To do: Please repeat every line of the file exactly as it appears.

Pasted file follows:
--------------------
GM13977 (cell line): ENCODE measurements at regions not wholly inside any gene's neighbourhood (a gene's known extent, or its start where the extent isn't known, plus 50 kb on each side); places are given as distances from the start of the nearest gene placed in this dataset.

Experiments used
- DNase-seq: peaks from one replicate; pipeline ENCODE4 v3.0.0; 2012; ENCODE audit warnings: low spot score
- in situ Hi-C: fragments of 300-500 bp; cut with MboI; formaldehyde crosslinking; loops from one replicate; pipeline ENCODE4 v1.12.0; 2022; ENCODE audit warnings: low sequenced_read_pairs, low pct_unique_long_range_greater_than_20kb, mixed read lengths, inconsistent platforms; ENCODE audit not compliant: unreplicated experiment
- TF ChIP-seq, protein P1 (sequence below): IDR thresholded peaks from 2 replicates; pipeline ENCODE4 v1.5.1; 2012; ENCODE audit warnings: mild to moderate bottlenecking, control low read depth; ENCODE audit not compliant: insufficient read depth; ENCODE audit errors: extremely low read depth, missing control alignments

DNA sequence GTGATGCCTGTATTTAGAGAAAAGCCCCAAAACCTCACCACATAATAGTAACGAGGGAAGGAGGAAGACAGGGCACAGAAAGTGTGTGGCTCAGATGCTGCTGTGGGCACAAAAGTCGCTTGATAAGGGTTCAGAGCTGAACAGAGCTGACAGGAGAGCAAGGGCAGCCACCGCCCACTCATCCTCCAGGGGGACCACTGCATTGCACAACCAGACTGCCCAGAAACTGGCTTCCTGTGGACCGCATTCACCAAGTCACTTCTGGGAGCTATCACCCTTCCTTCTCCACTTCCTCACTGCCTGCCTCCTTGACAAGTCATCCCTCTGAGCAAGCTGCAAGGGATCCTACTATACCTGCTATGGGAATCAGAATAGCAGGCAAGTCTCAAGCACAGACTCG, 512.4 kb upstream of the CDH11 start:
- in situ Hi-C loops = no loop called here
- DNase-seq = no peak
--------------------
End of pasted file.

GM13977 (cell line): ENCODE measurements at regions not wholly inside any gene's neighbourhood (a gene's known extent, or its start where the extent isn't known, plus 50 kb on each side); places are given as distances from the start of the nearest gene placed in this dataset.

Experiments used
- DNase-seq: peaks from one replicate; pipeline ENCODE4 v3.0.0; 2012; ENCODE audit warnings: low spot score
- in situ Hi-C: fragments of 300-500 bp; cut with MboI; formaldehyde crosslinking; loops from one replicate; pipeline ENCODE4 v1.12.0; 2022; ENCODE audit warnings: low sequenced_read_pairs, low pct_unique_long_range_greater_than_20kb, mixed read lengths, inconsistent platforms; ENCODE audit not compliant: unreplicated experiment
- TF ChIP-seq, protein P1 (sequence below): IDR thresholded peaks from 2 replicates; pipeline ENCODE4 v1.5.1; 2012; ENCODE audit warnings: mild to moderate bottlenecking, control low read depth; ENCODE audit not compliant: insufficient read depth; ENCODE audit errors: extremely low read depth, missing control alignments

DNA sequence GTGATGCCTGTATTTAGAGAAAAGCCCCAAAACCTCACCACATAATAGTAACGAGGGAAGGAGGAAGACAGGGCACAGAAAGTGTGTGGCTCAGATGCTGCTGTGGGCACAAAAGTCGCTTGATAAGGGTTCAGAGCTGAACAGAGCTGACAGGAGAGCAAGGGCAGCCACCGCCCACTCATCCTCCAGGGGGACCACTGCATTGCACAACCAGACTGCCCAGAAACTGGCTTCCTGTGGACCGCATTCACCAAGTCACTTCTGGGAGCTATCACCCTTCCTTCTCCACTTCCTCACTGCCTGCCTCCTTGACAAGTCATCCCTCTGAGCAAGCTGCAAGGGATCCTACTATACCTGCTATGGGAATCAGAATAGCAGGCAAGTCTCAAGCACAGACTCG, 512.4 kb upstream of the CDH11 start:
- in situ Hi-C loops = no loop called here
- DNase-seq = no peak